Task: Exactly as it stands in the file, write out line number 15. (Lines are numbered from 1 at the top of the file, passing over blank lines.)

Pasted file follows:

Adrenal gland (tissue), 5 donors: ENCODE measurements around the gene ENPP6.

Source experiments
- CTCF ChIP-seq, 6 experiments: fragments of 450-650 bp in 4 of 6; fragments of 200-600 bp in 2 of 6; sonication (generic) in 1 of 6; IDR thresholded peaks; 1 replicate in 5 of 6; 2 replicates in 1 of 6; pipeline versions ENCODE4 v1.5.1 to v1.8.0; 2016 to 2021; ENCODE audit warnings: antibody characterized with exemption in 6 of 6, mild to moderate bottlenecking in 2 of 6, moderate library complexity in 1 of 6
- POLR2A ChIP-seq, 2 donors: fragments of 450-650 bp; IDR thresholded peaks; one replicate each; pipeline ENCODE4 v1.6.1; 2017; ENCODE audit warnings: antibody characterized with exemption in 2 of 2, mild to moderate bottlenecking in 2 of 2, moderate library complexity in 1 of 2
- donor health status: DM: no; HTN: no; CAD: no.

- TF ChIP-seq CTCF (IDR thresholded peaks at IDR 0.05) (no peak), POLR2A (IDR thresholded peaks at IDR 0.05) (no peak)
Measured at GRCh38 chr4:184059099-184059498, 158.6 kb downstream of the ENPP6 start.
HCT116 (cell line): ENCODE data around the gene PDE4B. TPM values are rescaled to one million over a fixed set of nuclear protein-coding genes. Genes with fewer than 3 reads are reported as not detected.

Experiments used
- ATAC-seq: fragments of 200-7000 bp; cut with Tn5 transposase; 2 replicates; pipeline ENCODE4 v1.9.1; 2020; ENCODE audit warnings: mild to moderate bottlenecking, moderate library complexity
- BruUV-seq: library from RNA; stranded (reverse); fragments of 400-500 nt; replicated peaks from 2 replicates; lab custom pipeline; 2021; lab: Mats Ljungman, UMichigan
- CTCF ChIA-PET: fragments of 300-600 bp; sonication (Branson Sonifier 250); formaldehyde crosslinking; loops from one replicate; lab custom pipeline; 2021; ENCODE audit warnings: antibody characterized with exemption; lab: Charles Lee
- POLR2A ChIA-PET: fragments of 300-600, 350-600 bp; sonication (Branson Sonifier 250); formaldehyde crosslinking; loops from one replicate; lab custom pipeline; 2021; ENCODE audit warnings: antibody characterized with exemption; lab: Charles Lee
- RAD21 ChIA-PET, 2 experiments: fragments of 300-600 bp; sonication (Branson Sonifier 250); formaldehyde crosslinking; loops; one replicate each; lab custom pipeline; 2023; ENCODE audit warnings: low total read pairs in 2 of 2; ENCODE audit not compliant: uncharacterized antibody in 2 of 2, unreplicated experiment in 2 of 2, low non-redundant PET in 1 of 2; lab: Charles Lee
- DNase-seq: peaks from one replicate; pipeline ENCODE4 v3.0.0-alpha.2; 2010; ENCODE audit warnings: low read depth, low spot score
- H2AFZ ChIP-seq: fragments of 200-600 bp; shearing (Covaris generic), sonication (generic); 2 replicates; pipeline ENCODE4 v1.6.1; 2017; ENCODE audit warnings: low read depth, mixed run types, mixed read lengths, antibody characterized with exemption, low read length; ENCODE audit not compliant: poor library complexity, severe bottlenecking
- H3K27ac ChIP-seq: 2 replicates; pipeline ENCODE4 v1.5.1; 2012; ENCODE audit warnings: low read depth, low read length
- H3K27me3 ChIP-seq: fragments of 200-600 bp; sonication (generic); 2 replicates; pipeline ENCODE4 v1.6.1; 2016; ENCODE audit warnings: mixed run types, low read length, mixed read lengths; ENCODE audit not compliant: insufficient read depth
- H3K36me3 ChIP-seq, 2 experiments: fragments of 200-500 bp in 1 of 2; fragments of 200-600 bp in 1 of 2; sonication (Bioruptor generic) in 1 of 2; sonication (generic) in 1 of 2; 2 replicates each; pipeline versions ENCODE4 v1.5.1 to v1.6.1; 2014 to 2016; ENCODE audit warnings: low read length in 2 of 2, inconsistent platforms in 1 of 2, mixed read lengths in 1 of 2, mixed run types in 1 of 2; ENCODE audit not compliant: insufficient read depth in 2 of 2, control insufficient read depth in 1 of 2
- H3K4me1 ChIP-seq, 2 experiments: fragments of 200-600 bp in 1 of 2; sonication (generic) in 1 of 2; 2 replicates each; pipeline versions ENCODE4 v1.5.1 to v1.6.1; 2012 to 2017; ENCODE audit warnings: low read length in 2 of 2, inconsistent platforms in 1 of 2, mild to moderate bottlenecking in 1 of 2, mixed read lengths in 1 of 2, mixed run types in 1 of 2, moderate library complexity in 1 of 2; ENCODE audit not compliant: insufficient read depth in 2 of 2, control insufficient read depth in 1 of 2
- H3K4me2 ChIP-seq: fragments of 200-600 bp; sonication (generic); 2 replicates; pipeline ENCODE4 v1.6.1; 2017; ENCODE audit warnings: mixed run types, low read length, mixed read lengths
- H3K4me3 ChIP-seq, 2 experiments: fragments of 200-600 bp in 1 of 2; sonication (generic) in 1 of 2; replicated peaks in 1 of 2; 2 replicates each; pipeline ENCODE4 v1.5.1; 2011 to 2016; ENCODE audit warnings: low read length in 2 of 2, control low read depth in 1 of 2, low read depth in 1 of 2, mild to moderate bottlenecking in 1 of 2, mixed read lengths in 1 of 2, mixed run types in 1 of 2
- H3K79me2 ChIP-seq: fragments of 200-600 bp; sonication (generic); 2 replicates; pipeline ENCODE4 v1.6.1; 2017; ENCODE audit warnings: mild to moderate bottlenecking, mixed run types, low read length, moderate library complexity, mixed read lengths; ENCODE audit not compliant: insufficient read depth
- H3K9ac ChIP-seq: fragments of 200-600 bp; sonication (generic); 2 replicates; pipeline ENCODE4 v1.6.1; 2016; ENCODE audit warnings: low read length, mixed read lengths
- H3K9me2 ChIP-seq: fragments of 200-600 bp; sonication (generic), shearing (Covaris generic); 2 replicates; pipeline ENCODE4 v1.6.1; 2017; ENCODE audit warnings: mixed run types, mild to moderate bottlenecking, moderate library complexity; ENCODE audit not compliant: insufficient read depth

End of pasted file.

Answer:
- DNase-seq: peaks from one replicate; pipeline ENCODE4 v3.0.0-alpha.2; 2010; ENCODE audit warnings: low read depth, low spot score